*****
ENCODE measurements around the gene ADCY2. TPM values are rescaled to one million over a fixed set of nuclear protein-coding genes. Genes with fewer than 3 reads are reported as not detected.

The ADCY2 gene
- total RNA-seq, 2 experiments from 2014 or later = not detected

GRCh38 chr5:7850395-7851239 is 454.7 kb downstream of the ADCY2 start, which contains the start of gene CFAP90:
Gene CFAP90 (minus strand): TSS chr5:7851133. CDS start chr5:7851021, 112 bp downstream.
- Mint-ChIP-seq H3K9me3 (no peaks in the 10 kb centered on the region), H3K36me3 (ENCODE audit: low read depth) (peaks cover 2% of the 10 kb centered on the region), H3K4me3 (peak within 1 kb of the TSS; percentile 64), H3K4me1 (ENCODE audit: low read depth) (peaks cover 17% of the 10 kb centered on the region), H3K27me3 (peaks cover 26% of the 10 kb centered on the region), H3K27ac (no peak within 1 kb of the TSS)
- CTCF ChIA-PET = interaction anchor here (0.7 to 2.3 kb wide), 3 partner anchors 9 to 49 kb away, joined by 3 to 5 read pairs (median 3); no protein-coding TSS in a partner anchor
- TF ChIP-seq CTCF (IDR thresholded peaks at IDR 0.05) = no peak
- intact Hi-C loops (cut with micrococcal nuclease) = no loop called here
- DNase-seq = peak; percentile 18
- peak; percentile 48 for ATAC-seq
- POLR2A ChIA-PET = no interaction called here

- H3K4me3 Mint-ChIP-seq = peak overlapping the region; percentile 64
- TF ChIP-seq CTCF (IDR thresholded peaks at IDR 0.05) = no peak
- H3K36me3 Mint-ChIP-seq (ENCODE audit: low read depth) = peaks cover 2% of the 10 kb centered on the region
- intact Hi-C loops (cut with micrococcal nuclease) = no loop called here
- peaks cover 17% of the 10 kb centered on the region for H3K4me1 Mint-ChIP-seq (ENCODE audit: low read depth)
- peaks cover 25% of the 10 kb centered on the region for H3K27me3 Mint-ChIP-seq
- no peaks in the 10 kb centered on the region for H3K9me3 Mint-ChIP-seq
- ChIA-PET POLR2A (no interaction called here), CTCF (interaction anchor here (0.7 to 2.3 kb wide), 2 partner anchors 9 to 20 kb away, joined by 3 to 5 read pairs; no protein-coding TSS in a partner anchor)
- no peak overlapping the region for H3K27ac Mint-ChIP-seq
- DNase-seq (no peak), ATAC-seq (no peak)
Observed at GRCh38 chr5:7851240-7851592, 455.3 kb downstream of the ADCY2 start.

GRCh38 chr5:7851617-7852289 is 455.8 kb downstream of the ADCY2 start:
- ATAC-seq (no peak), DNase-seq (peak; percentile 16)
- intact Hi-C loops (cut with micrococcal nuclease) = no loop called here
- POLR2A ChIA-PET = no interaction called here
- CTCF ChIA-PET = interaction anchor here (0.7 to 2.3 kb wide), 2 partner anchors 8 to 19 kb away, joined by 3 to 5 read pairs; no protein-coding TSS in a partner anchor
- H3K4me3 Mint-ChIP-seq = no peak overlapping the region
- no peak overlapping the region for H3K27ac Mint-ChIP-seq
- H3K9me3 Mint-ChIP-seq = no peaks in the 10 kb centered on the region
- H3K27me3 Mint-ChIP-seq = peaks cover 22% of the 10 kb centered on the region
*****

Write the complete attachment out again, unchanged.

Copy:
ENCODE measurements around the gene ADCY2. TPM values are rescaled to one million over a fixed set of nuclear protein-coding genes. Genes with fewer than 3 reads are reported as not detected.

The ADCY2 gene
- total RNA-seq, 2 experiments from 2014 or later = not detected

GRCh38 chr5:7850395-7851239 is 454.7 kb downstream of the ADCY2 start, which contains the start of gene CFAP90:
Gene CFAP90 (minus strand): TSS chr5:7851133. CDS start chr5:7851021, 112 bp downstream.
- Mint-ChIP-seq H3K9me3 (no peaks in the 10 kb centered on the region), H3K36me3 (ENCODE audit: low read depth) (peaks cover 2% of the 10 kb centered on the region), H3K4me3 (peak within 1 kb of the TSS; percentile 64), H3K4me1 (ENCODE audit: low read depth) (peaks cover 17% of the 10 kb centered on the region), H3K27me3 (peaks cover 26% of the 10 kb centered on the region), H3K27ac (no peak within 1 kb of the TSS)
- CTCF ChIA-PET = interaction anchor here (0.7 to 2.3 kb wide), 3 partner anchors 9 to 49 kb away, joined by 3 to 5 read pairs (median 3); no protein-coding TSS in a partner anchor
- TF ChIP-seq CTCF (IDR thresholded peaks at IDR 0.05) = no peak
- intact Hi-C loops (cut with micrococcal nuclease) = no loop called here
- DNase-seq = peak; percentile 18
- peak; percentile 48 for ATAC-seq
- POLR2A ChIA-PET = no interaction called here

- H3K4me3 Mint-ChIP-seq = peak overlapping the region; percentile 64
- TF ChIP-seq CTCF (IDR thresholded peaks at IDR 0.05) = no peak
- H3K36me3 Mint-ChIP-seq (ENCODE audit: low read depth) = peaks cover 2% of the 10 kb centered on the region
- intact Hi-C loops (cut with micrococcal nuclease) = no loop called here
- peaks cover 17% of the 10 kb centered on the region for H3K4me1 Mint-ChIP-seq (ENCODE audit: low read depth)
- peaks cover 25% of the 10 kb centered on the region for H3K27me3 Mint-ChIP-seq
- no peaks in the 10 kb centered on the region for H3K9me3 Mint-ChIP-seq
- ChIA-PET POLR2A (no interaction called here), CTCF (interaction anchor here (0.7 to 2.3 kb wide), 2 partner anchors 9 to 20 kb away, joined by 3 to 5 read pairs; no protein-coding TSS in a partner anchor)
- no peak overlapping the region for H3K27ac Mint-ChIP-seq
- DNase-seq (no peak), ATAC-seq (no peak)
Observed at GRCh38 chr5:7851240-7851592, 455.3 kb downstream of the ADCY2 start.

GRCh38 chr5:7851617-7852289 is 455.8 kb downstream of the ADCY2 start:
- ATAC-seq (no peak), DNase-seq (peak; percentile 16)
- intact Hi-C loops (cut with micrococcal nuclease) = no loop called here
- POLR2A ChIA-PET = no interaction called here
- CTCF ChIA-PET = interaction anchor here (0.7 to 2.3 kb wide), 2 partner anchors 8 to 19 kb away, joined by 3 to 5 read pairs; no protein-coding TSS in a partner anchor
- H3K4me3 Mint-ChIP-seq = no peak overlapping the region
- no peak overlapping the region for H3K27ac Mint-ChIP-seq
- H3K9me3 Mint-ChIP-seq = no peaks in the 10 kb centered on the region
- H3K27me3 Mint-ChIP-seq = peaks cover 22% of the 10 kb centered on the region